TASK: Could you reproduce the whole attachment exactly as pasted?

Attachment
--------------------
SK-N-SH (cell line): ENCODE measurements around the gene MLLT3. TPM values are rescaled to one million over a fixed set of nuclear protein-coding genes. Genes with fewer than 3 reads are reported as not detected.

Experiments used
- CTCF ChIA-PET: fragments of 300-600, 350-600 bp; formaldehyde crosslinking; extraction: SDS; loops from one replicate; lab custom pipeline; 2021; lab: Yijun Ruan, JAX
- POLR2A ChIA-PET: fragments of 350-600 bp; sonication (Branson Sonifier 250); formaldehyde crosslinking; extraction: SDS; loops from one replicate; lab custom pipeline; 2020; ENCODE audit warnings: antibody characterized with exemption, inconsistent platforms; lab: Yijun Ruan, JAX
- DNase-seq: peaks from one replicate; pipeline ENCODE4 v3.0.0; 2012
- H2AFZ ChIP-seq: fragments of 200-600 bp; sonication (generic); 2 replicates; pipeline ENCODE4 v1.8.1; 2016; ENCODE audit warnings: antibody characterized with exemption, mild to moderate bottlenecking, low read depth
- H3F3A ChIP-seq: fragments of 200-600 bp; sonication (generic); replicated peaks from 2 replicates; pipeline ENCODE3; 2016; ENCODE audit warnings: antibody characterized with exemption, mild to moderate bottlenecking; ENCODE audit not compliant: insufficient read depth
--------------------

SK-N-SH (cell line): ENCODE measurements around the gene MLLT3. TPM values are rescaled to one million over a fixed set of nuclear protein-coding genes. Genes with fewer than 3 reads are reported as not detected.

Experiments used
- CTCF ChIA-PET: fragments of 300-600, 350-600 bp; formaldehyde crosslinking; extraction: SDS; loops from one replicate; lab custom pipeline; 2021; lab: Yijun Ruan, JAX
- POLR2A ChIA-PET: fragments of 350-600 bp; sonication (Branson Sonifier 250); formaldehyde crosslinking; extraction: SDS; loops from one replicate; lab custom pipeline; 2020; ENCODE audit warnings: antibody characterized with exemption, inconsistent platforms; lab: Yijun Ruan, JAX
- DNase-seq: peaks from one replicate; pipeline ENCODE4 v3.0.0; 2012
- H2AFZ ChIP-seq: fragments of 200-600 bp; sonication (generic); 2 replicates; pipeline ENCODE4 v1.8.1; 2016; ENCODE audit warnings: antibody characterized with exemption, mild to moderate bottlenecking, low read depth
- H3F3A ChIP-seq: fragments of 200-600 bp; sonication (generic); replicated peaks from 2 replicates; pipeline ENCODE3; 2016; ENCODE audit warnings: antibody characterized with exemption, mild to moderate bottlenecking; ENCODE audit not compliant: insufficient read depth